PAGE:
The Trick to Actually Keeping Your New Year's Resolutions

The New Year is here again and it brings to mind a former patient – let’s call her Jody. Every year, toward the end of December, Jody would read me her list of New Year’s resolutions and then a week or two later she’d show up at my office with a downcast look and her shoulders hunched over in shame. She was despondent and embarrassed because yet again, she was unable to keep even one of her resolutions.

Whether it was going on a diet, starting an exercise program, clearing out her clutter or following a budget, Jody was notoriously awful at keeping her New Year’s resolutions. Even so, she’d embark on the same process at the end of each year thinking that maybe this time, it would be different.

Does this story remind you of anyone you know? Maybe it reminds you of yourself. Like Jody, too many of us are great at making New Year’s resolutions but terrible at following through with them. What’s with that?

We all want to be happy and fulfilled and one of the ways to do this is by making positive changes in our lives. We can give up the old habits that aren’t working for us and adopt  new habits that are likely to be more successful.

We can let go of the attitudes, beliefs or expectations that don’t serve us and open our minds to new ways of seeing things.

We can look at the people in our personal and professional lives and consider which of them are supporting us in becoming our best self and which are holding us back. And we can foster the positive relationships and walk away from the less positive ones.

Making New Year’s resolutions can be a good way to jump-start these changes but unless we go about it in the right way, just like Jody, we’ll be wasting our time.

As another New Year arrives, many of us have planned out our resolutions for 2020. Despite our best intentions, however, most of us will be abandoning these plans before the end of week one. We want to be happy and have a better life, so why can’t we keep our New Year’s resolutions, no matter how hard we try?

 

There are five reasons why people like Jody can’t keep their New Year’s resolutions:

  1. Too many resolutions: When we have too many ideas for all the changes we’re supposed to make, this becomes overwhelming. Piling on too much change at one time makes it impossible to create any change at all.
  2. Superficial resolutions: If we make resolutions about shallow things like looking better, being richer or having more followers online we’ll know that deep down inside, these things don’t really matter and we won’t be motivated to keep these resolutions.
  3. Pressure to perform: We’re going to have a lot of ambivalence about resolutions based on things we feel we “should” do, or resolutions that arise out of guilt or obligations. These put too much pressure on us and they’re almost impossible to keep.
  4. Unrealistic expectations: When we aim too high we set ourselves up to fail. Making resolutions that are too difficult to accomplish is an exercise in futility. In their article, The False Hope Syndrome: Unfulfilled Expectations of Self-Change, authors Janet Polivy and C. Peter Herman say that “when unreasonable expectations for self-change are not met, people are likely to feel frustrated and despondent, and to give up trying to change.”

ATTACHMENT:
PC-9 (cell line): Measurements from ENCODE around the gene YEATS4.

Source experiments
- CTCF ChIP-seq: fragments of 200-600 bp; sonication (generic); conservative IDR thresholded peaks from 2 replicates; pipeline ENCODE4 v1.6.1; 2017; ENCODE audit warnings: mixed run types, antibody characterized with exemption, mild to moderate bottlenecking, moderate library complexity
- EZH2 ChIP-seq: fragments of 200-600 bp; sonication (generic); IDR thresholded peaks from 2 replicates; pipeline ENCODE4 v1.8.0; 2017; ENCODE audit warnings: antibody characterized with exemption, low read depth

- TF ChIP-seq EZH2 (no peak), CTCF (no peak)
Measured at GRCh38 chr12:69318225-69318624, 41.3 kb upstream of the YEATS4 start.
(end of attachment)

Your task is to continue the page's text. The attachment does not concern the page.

5. Resistance: Change is hard and if we push ourselves too much, there’s going to be a push-back. If we want to keep our resolutions, we have to be kind to ourselves and we can’t force ourselves into creating change.

 

I have a family member – let’s call him Ben – who always keeps the goals he sets for himself. He’s a real inspiration to me because he never wavers. If he has a goal, he keeps it, no matter what.

Whether he’s making a New Year’s resolution to get out and walk more or just deciding in February to lose 10 pounds and improve his blood sugar levels, Ben will always follow through with his plans. What is Ben doing right that the rest of us don’t understand?

Ben isn’t particularly special. He’s just figured out the secret to achieving his goals. There are a few simple things that differentiate people like Ben from people like Jody.

Ben, and people like him, are making choices that enable them to in follow through with their New Year’s resolutions and with all their goals and plans.

There are five reasons why people like Ben can keep their New Year’s Resolutions:

  1. They keep it simple: They stick to one or two resolutions. Keeping the numbers down prevents them from becoming overwhelmed by all the changes they’re supposed to make and it facilitates positive change.
  2. They keep it meaningful: They go for the things that are most likely to bring them real happiness and success in life. This maintains their motivation to go after their goals.
  3. They focus on their wants: They get in touch with what their heart truly desires and they don’t cave in to any guilt, obligation or “shoulds.”
  4. They keep it do-able: They choose resolutions that they’re capable of achieving, so they’re much more likely to stick with them in the long run.
  5. They go easy on themselves: Resolutions should be positive steps, not an exercise in self-abuse. When people don’t push themselves too hard, they make their goals more achievable.

It’s not easy to create positive change in our lives. Now that we have more of an idea why we succeed or fail in keeping our New Year’s resolutions, we’re all empowered to be more like Ben and make the best choices for moving forward in the New Year.

Happy New Year to everyone and Happy New Year’s resolutions!

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